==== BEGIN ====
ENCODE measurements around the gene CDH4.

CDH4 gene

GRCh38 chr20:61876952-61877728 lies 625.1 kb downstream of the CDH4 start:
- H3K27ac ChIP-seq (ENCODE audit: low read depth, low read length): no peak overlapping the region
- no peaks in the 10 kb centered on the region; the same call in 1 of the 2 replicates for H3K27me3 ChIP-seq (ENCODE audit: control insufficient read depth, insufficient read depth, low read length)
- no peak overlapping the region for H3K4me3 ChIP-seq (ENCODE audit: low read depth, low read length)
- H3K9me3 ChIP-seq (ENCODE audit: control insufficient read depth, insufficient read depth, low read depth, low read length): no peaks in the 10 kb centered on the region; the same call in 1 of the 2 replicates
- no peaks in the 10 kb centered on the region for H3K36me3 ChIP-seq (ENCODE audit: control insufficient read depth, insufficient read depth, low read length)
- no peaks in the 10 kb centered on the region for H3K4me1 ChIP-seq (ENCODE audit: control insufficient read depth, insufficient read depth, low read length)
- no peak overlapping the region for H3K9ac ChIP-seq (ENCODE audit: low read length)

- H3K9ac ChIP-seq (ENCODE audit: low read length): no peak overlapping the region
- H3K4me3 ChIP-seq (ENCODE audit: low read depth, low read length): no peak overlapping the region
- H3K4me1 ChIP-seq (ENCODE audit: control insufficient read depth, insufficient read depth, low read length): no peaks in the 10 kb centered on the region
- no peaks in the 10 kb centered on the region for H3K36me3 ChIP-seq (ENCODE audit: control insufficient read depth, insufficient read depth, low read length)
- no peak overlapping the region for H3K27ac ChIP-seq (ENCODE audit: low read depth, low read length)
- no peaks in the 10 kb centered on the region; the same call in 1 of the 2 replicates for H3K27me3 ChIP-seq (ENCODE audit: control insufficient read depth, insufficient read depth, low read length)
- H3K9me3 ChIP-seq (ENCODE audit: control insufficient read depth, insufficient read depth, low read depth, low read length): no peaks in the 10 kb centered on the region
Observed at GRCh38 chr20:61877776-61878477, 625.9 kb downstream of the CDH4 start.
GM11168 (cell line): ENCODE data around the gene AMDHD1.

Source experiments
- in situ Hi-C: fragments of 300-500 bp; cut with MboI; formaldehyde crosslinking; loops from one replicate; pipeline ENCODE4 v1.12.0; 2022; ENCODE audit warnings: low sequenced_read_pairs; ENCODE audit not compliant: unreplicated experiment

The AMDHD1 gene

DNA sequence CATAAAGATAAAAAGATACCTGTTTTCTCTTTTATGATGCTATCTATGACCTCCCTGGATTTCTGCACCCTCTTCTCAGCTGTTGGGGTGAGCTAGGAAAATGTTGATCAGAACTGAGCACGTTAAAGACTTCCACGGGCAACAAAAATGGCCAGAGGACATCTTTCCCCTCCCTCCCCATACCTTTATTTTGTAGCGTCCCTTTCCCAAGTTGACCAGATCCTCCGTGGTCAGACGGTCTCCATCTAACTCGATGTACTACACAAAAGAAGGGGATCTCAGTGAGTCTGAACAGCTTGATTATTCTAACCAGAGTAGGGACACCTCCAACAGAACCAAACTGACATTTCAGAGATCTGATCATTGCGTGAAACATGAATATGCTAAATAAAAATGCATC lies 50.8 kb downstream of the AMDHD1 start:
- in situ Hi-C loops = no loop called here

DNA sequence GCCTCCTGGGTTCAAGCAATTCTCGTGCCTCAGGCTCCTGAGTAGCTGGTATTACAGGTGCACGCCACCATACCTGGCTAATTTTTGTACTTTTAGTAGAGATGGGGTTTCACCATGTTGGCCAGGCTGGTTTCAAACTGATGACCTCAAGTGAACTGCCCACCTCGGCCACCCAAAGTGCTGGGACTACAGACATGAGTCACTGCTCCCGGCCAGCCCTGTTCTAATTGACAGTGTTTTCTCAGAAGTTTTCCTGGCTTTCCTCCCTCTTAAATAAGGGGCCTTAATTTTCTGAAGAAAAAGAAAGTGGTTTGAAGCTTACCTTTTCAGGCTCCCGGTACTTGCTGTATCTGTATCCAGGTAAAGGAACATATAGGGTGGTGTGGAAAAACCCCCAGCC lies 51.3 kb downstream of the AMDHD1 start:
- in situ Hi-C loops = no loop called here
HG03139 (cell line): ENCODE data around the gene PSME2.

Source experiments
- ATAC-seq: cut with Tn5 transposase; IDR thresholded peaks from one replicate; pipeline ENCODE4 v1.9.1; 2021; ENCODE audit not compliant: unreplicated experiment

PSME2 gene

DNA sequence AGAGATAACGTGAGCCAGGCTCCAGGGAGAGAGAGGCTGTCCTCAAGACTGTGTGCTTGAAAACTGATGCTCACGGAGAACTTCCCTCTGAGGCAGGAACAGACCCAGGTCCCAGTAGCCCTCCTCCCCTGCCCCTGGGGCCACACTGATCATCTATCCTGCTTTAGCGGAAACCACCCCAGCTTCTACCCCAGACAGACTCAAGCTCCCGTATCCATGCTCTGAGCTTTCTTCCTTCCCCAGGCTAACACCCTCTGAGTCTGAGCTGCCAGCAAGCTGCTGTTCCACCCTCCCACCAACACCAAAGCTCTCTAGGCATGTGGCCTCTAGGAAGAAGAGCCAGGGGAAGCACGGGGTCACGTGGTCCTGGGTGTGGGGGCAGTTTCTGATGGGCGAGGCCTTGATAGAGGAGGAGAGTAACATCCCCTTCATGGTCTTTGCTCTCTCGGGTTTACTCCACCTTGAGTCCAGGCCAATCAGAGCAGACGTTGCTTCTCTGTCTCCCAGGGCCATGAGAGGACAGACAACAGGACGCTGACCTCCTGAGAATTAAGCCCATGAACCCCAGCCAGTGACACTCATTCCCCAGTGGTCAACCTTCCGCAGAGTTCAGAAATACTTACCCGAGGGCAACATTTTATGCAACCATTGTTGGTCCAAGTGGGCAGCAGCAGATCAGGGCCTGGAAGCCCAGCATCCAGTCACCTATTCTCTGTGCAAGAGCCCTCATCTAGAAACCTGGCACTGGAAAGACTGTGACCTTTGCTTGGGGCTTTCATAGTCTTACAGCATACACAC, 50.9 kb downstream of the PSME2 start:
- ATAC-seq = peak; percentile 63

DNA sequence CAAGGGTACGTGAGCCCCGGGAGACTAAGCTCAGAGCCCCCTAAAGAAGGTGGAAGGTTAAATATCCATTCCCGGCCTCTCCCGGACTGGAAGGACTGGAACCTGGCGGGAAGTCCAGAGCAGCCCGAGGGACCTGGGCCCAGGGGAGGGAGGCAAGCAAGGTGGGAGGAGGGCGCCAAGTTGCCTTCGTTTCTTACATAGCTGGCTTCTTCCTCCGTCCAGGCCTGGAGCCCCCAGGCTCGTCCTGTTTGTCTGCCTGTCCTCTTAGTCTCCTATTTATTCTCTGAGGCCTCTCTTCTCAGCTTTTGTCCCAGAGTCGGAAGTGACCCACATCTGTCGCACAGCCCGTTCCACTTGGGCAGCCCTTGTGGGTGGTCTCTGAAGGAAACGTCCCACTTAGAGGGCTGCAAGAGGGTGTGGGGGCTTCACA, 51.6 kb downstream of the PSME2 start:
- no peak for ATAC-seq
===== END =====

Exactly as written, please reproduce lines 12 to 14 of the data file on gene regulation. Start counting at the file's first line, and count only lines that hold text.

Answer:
- H3K4me3 ChIP-seq (ENCODE audit: low read depth, low read length): no peak overlapping the region
- H3K4me1 ChIP-seq (ENCODE audit: control insufficient read depth, insufficient read depth, low read length): no peaks in the 10 kb centered on the region
- no peaks in the 10 kb centered on the region for H3K36me3 ChIP-seq (ENCODE audit: control insufficient read depth, insufficient read depth, low read length)